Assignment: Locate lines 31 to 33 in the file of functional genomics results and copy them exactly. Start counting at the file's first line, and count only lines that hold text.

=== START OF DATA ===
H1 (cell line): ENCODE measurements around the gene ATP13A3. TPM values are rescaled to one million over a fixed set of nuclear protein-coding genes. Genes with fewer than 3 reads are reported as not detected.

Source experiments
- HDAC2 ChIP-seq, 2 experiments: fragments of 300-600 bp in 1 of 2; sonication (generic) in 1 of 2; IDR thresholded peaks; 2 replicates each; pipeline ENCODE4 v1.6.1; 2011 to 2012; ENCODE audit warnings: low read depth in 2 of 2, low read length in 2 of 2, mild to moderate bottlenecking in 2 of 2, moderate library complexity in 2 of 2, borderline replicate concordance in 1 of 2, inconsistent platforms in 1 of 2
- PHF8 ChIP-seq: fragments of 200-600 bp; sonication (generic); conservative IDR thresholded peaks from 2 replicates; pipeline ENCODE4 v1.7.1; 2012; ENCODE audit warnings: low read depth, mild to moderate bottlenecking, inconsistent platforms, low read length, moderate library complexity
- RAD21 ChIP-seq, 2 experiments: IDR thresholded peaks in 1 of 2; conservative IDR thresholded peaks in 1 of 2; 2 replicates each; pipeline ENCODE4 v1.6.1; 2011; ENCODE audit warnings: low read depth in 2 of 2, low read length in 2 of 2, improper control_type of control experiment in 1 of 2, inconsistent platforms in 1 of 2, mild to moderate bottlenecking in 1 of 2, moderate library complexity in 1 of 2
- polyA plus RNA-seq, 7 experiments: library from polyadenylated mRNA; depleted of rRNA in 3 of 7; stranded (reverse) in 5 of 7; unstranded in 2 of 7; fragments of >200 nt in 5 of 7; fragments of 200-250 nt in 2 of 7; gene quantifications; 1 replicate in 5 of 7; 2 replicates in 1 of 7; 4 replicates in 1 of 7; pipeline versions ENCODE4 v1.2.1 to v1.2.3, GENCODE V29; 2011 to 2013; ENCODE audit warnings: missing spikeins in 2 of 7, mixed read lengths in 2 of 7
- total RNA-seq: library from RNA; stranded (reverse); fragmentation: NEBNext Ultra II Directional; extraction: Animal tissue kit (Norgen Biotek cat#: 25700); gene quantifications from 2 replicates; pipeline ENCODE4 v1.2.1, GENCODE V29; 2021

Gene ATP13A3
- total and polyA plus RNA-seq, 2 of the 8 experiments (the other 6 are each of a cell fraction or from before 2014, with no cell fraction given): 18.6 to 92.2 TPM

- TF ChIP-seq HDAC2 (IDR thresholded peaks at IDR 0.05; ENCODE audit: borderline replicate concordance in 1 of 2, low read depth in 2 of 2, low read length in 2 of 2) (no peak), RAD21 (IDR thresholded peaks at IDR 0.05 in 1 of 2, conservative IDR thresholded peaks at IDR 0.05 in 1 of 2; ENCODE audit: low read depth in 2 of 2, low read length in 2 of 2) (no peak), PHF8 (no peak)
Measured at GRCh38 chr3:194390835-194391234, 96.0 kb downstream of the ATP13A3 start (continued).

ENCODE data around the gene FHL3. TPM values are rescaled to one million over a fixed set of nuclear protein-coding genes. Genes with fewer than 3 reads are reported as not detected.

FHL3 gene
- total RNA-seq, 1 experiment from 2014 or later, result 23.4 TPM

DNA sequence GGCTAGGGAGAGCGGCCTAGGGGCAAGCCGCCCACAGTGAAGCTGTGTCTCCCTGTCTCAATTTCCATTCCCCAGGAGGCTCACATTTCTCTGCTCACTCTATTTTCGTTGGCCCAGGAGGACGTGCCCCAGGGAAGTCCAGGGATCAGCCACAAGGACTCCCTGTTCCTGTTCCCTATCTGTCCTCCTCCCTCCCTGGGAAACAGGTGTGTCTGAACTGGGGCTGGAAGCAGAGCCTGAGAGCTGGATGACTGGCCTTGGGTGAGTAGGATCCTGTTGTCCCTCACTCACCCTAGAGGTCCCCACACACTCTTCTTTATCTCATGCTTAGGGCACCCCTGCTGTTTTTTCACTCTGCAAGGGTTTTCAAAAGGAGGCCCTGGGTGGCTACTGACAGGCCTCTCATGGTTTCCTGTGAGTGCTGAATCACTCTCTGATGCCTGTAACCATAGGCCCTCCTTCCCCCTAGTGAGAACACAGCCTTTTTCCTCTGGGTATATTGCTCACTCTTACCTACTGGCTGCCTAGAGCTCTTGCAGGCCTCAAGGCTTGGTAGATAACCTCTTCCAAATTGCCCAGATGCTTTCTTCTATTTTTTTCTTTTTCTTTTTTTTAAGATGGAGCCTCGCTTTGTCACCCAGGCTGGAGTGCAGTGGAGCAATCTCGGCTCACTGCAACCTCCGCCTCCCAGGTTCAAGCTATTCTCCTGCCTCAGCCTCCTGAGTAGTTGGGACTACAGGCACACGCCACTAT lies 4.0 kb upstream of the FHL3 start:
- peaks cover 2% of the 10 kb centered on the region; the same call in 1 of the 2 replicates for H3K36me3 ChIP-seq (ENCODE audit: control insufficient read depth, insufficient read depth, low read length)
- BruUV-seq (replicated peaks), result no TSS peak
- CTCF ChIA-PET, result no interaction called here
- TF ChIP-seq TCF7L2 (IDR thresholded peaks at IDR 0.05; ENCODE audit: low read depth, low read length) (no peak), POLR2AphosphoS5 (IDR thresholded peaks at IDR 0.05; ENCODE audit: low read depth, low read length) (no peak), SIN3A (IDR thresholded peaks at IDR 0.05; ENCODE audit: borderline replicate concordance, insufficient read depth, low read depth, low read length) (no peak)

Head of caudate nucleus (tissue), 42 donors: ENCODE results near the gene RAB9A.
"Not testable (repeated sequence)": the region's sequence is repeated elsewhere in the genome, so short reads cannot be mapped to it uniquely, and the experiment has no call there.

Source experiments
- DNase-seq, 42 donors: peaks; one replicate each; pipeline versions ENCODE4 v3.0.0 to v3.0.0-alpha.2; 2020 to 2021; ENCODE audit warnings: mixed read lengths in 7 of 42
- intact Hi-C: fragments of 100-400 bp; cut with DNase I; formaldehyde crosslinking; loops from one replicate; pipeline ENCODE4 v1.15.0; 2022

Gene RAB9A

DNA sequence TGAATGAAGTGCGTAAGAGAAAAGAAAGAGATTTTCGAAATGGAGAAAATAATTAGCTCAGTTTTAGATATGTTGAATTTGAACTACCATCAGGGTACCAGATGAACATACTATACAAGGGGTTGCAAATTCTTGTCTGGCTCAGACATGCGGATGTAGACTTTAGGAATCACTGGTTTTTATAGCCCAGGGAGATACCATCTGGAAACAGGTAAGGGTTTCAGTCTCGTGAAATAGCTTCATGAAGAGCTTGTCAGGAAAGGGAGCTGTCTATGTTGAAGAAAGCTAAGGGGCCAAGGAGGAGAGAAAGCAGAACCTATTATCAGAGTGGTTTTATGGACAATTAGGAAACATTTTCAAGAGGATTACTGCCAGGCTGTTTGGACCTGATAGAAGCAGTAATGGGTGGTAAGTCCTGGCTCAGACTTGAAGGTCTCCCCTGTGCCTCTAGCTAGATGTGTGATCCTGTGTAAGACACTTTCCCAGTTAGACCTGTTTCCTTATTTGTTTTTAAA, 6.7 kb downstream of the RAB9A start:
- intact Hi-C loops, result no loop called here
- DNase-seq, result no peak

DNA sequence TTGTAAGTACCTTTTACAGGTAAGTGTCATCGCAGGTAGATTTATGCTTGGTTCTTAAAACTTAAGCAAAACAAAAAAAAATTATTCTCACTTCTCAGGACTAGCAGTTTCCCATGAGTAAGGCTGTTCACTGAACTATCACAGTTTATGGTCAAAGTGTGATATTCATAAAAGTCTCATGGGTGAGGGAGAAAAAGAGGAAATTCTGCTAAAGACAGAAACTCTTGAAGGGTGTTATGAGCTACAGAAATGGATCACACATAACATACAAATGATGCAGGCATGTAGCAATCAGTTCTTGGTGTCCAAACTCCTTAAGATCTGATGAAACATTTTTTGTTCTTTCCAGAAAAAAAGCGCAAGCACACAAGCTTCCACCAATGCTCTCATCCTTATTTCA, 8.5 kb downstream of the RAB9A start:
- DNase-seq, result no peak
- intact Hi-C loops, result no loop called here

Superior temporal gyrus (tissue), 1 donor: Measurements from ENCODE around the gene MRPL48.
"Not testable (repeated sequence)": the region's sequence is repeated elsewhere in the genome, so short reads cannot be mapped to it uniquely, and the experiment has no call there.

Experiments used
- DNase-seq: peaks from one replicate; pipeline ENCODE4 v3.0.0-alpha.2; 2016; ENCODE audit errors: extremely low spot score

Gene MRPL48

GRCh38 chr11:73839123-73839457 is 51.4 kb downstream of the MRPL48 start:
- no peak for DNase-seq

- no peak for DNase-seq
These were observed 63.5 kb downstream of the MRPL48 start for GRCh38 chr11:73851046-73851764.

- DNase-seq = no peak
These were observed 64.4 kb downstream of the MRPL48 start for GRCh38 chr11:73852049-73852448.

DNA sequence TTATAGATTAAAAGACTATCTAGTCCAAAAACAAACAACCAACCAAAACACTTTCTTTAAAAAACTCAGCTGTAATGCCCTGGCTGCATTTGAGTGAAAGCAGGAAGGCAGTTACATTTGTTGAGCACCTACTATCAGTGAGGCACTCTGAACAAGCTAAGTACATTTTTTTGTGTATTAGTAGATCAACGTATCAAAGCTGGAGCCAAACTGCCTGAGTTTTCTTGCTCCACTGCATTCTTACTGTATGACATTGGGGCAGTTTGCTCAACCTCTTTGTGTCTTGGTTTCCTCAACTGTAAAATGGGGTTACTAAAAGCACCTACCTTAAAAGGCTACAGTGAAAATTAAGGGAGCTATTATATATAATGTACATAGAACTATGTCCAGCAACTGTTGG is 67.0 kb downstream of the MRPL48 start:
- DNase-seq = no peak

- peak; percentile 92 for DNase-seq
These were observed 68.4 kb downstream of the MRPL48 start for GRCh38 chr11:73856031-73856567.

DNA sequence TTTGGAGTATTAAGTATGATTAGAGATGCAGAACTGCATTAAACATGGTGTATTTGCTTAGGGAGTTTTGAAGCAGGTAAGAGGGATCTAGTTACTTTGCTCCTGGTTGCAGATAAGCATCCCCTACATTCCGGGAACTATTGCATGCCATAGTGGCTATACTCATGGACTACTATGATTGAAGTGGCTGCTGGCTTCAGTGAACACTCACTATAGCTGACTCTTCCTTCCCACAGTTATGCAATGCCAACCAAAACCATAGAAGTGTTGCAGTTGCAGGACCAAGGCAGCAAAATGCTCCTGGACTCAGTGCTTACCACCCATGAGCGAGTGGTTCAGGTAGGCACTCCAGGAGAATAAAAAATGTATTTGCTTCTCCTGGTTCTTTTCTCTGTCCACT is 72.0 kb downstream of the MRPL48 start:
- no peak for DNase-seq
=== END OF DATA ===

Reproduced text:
- intact Hi-C loops, result no loop called here

Superior temporal gyrus (tissue), 1 donor: Measurements from ENCODE around the gene MRPL48.
"Not testable (repeated sequence)": the region's sequence is repeated elsewhere in the genome, so short reads cannot be mapped to it uniquely, and the experiment has no call there.